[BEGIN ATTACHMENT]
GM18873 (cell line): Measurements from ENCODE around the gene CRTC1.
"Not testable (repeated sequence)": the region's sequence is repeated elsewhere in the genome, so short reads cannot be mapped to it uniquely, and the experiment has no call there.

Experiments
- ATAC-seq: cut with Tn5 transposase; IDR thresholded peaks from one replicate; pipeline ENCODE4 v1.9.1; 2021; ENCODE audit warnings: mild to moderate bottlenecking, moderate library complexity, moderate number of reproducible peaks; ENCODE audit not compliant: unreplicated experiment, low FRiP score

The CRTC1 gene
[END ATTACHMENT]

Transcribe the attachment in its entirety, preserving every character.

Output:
GM18873 (cell line): Measurements from ENCODE around the gene CRTC1.
"Not testable (repeated sequence)": the region's sequence is repeated elsewhere in the genome, so short reads cannot be mapped to it uniquely, and the experiment has no call there.

Experiments
- ATAC-seq: cut with Tn5 transposase; IDR thresholded peaks from one replicate; pipeline ENCODE4 v1.9.1; 2021; ENCODE audit warnings: mild to moderate bottlenecking, moderate library complexity, moderate number of reproducible peaks; ENCODE audit not compliant: unreplicated experiment, low FRiP score

The CRTC1 gene